Hello! While reading the Fresno Bee today, I came across this little jewel:
STARGAZE IN MADERA
In the mood for some stargazing? A "Star Party" will be hosted Monday at Home Grown Cellars, 13702 Road 20, Madera.
The event is free and starts at 6 p.m. People are encouraged to bring red lens flashlights, binoculars, telescopes, chairs and blankets. Guest speakers will include Dr. Theodore Johnstone, author of "Boundaries of Evolution" and Tom DeSilva talking about the constellations.
Hmm. Star-gazing? Evolution? This is the kind of thing that stimulates my baloney detector.
So I did a little research.....and sure enough, Johnstone is one of these fellows pushing some form of skepticism where evolution is concerned:
What does this have to do with stargazing, though? Johnstone is by all accounts a Madera County physician who earned his M.D. 49 years ago...In fact, I've met him on more than one occasion as part of meetings of the Fresno chapter of Reasons To Believe. I mean, he seems like a nice enough fellow, but he earned his degree as I said, nearly a half-century ago and then went into private practice. Which means that virtually everything he might have learned in an academic setting about evolution occurred before the genetic code was discovered, before speciation events and other episodes of natural selection in action were directly testable by genetic analysis, before the Human Genome Project, before Hox genes, before the whole field of 'evo-devo'. The chances that Johnstone actually had a college-level course in evolutionary theory at any time in the last fifty years is remote. Thus, like a lot of ID sympathizers, Johnstone appears befuddled by abiogenesis and the Cambrian Explosion, as if these had any bearing on the general correctness of the Darwinian paradigm:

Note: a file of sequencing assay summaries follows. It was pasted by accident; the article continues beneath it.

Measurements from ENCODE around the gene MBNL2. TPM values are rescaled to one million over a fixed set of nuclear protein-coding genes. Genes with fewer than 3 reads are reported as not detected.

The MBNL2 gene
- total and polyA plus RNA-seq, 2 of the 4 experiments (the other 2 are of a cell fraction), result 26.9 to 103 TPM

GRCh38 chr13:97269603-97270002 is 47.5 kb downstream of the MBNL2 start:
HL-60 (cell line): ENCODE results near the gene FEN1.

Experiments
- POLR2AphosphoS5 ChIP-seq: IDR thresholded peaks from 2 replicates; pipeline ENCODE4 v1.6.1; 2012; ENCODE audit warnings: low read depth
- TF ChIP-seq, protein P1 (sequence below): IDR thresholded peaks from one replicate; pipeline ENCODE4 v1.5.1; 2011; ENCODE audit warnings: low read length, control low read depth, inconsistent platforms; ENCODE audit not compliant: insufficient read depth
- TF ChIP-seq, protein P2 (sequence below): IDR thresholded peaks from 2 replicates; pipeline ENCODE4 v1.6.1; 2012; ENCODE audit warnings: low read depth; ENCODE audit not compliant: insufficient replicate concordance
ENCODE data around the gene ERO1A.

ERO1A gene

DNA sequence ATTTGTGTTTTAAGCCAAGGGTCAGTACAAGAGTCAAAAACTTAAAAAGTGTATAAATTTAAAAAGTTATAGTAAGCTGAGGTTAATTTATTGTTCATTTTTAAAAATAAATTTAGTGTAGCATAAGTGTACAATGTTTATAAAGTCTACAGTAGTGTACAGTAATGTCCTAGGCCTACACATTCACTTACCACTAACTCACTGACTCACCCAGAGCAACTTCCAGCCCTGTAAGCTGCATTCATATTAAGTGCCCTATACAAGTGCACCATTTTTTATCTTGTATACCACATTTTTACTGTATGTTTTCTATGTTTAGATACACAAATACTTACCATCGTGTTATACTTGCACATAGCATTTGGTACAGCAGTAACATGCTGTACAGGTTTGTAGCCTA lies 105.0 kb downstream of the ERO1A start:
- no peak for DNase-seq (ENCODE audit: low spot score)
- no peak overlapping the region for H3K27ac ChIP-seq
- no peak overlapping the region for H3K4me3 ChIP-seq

Boundaries of Evolution describes the unlikelihood of evolutionary theory to explain how it is supposed to scale three major biological cliffs. The first cliff is the need for a logical explanation of how random chemical reactions could produce the first living cell from the primordial soup. The second is the problem of explaining how the first single-celled eukaryote evolved from a prokaryote. Mathematical improbabilities of evolutionary theory to scale the first two cliffs, in the time available, are demonstrated. The third insurmountable cliff is the necessity for a reasonable explanation of how millions of different kinds of multi-celled eukaryotes could have quickly evolved from single-celled eukaryotes.
And now this medical doctor is going to be appearing as a 'guest speaker' at an astronomy function? A carrot gets you a car that he's going to turn the talk from cosmological origins to 'origins of life' and use the venue as an opportunity to push some version of creationism. Um, I think I may be checking out this event.